This is funny because while they say there should be a crackdown on anonymous bloggers who disparage others on the internet, they also say bloggers are cowardly people seeking attention. There certainly are people who seek to stir up a stink from the shelter of anonymity, but if someone really wants attention, anonymous will not fit the bill. It is far more likely that overly primped and preened anchors are jealous that they are not as unchallenged in the role of shapers of media focus as they once were. Anonymous and attention-seeking seem like mutually exclusive terms, to me. They are whining because their flogging of talking-points has been derailed by stories people have demanded to hear more about. So what if the un-polished and un-brainwashed have opinions they want to put out there? Then again, a media who did double-time buttressing the specious stances of the likes of Michael Moore and Al Gore would be understandably running scared, as they know too well the power of the oft-repeated lie. Pot: meet kettle, bitches.
Mention is also made of a book entitled "The Cult of the Amateur: How Today's Internet is Killing Our Culture," its author being asked what's to be done about all these uncredentialed folk run amok and setting afoot fantastical stories news anchors find upsetting[sharing information not formally sanctioned by the Press Secretary]. For good or bad, the internet is the most efficient social lubricant since the distillation process was perfected. The marketplace will out and the mainstream media are running scared because they are no longer the sole umbilical by which the public gets news-related information. No doubt laws and sanctions will be passed to declare this medium not subject to silly documents in our nation's founding which guaranteed we all get to say our peace. Until that time, let the chips fall where they may.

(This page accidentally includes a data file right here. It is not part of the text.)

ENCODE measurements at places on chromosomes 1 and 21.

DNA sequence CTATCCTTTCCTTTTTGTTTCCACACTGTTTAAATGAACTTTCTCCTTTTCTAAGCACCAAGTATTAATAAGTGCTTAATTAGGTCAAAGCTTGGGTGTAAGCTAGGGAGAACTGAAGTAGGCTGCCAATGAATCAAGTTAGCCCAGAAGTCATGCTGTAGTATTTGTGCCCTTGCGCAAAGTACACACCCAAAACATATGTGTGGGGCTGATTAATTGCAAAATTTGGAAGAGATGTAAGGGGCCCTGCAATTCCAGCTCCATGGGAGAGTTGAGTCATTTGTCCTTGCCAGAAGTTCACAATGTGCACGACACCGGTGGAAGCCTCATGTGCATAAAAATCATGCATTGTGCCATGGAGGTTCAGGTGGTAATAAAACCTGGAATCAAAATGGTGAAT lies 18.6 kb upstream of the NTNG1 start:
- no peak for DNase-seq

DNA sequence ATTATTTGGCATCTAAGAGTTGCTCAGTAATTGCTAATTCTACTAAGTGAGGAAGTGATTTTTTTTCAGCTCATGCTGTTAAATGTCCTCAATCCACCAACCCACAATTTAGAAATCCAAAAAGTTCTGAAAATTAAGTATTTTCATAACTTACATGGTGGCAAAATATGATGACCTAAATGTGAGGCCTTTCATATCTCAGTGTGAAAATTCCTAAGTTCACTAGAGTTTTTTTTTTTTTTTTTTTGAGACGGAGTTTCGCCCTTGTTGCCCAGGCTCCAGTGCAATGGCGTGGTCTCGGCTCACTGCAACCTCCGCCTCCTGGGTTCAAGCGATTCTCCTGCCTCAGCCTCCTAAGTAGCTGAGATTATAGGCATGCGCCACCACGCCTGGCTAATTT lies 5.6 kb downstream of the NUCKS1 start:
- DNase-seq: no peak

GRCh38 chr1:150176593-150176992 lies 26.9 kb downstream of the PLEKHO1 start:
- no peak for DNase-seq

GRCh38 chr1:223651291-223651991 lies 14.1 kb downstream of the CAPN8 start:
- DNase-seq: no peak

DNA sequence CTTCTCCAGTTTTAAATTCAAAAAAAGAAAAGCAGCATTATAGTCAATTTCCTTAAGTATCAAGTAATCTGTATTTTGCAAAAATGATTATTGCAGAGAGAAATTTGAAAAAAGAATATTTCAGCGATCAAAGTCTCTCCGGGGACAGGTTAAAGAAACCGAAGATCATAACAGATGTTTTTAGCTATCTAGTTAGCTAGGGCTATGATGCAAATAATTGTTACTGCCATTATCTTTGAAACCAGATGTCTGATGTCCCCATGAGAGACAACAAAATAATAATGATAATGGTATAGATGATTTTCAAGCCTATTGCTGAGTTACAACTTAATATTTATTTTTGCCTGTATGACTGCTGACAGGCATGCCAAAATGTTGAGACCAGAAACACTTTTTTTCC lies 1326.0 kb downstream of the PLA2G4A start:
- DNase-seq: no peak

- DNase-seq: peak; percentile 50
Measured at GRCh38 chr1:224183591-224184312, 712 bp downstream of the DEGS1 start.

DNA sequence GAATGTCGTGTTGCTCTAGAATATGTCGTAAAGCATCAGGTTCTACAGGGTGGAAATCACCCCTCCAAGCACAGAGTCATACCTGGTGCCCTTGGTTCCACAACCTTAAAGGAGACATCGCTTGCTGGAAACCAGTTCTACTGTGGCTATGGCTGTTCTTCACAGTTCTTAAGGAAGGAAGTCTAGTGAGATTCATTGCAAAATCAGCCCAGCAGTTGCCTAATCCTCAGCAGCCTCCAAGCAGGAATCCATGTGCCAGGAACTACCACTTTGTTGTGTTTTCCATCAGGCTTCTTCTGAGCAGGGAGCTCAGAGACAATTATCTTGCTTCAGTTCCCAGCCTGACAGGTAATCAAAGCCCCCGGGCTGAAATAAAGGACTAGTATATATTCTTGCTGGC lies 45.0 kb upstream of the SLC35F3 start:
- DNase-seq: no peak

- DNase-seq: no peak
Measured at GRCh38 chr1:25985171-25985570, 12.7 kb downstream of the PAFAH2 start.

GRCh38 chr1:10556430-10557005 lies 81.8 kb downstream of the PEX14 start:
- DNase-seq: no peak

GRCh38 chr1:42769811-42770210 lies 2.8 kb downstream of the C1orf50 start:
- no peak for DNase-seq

In olden times, towns sprang up around wells, and folks would exchange news and gossip around the town well. Many years have passed, but I think we cleave to sources we consider reliable and relatable and in that way the ability to share information via the internet has served the purpose of town well. With their falling numbers, television and print media whining about bloggers is like the Prom Queen grousing because someone asked the wallflower to dance. In a free marketplace celebratory of freedom of speech and freedom of the press, there should be room for everyone at the table (except for the ones I find icky). I suppose the question becomes is this a free marketplace with freedom of the press and freedom of speech?